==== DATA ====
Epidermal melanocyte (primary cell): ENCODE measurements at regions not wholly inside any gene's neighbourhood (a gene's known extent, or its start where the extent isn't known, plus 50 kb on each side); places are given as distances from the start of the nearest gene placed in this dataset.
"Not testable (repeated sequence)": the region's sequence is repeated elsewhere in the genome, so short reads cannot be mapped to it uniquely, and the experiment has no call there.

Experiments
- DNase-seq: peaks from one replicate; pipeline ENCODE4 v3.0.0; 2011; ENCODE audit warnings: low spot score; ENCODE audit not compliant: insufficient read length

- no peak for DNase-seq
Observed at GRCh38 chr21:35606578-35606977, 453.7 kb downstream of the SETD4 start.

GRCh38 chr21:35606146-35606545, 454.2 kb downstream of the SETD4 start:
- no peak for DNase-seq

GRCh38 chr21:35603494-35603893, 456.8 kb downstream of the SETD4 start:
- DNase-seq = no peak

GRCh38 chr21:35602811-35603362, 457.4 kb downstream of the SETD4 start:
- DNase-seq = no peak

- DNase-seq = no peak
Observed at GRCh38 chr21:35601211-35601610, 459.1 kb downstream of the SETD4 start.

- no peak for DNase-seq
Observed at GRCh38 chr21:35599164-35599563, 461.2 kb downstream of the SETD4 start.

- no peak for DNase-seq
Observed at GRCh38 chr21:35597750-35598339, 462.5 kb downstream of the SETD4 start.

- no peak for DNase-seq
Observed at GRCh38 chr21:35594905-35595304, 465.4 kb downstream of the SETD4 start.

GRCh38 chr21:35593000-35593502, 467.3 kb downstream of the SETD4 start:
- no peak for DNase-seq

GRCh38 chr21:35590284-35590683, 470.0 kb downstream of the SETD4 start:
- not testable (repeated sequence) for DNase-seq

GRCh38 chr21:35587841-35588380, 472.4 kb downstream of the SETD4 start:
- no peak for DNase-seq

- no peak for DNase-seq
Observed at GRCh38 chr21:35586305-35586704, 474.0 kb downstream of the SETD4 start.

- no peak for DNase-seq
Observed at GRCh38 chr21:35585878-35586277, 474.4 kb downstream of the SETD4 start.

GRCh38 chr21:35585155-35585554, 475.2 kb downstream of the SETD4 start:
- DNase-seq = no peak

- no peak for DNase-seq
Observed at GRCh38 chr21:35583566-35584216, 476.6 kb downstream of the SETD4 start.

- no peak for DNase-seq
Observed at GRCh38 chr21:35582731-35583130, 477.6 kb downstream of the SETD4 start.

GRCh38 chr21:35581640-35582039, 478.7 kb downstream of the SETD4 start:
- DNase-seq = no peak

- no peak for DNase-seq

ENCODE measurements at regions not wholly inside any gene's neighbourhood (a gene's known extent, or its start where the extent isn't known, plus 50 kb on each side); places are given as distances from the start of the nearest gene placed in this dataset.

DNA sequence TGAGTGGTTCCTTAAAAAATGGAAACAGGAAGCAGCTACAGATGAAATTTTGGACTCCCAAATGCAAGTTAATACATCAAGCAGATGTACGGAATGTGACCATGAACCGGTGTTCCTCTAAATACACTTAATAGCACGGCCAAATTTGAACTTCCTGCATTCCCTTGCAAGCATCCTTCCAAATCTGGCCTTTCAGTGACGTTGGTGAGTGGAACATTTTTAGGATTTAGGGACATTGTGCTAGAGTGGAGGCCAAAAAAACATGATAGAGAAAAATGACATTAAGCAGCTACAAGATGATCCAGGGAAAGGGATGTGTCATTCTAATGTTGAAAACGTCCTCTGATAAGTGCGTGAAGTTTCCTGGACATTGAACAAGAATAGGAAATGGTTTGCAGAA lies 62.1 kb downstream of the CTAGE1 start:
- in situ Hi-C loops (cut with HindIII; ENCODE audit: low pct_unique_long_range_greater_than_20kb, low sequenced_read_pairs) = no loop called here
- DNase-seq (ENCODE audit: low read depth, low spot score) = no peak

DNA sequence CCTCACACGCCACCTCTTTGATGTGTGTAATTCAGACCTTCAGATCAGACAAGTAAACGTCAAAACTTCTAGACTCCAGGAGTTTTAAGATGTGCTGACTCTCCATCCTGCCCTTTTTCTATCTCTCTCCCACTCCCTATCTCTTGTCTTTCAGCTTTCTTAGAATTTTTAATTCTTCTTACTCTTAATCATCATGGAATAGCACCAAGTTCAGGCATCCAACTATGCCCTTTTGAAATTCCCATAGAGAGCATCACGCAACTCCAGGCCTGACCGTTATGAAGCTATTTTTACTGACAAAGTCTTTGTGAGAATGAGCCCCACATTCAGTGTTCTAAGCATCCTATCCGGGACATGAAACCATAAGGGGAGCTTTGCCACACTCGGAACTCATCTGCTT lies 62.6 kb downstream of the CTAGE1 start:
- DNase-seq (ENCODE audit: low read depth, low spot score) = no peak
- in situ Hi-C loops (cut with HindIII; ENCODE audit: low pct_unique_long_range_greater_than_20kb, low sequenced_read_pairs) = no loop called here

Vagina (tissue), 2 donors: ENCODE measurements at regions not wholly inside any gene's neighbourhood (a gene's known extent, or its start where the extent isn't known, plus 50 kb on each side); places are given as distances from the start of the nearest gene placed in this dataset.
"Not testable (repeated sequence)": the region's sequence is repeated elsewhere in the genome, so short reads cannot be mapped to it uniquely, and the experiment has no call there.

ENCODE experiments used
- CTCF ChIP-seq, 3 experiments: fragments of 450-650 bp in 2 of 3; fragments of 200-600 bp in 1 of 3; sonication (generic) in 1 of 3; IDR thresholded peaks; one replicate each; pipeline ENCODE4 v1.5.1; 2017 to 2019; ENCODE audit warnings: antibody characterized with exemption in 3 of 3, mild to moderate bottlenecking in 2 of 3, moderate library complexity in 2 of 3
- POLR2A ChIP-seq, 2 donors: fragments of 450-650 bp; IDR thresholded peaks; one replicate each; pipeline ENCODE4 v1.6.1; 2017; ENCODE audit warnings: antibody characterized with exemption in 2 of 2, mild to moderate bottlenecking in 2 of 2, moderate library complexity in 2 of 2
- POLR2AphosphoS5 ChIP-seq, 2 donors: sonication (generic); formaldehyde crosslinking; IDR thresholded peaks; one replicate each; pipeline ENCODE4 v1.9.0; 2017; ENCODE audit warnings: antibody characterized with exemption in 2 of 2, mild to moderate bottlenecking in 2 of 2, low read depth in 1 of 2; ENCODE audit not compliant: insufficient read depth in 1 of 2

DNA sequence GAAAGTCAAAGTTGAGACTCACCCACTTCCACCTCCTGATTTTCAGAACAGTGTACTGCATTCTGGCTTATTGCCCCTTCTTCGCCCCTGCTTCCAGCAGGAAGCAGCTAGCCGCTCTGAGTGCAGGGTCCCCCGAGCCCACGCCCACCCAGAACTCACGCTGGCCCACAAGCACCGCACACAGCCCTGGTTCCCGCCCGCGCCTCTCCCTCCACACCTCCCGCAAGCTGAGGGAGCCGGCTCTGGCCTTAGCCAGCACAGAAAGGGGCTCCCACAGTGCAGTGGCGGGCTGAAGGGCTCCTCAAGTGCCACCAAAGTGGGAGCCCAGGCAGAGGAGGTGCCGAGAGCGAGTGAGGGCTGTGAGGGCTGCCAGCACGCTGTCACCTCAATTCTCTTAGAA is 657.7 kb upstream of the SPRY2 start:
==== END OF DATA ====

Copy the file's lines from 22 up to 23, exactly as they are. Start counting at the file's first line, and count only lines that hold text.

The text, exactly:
- no peak for DNase-seq

GRCh38 chr21:35590284-35590683, 470.0 kb downstream of the SETD4 start: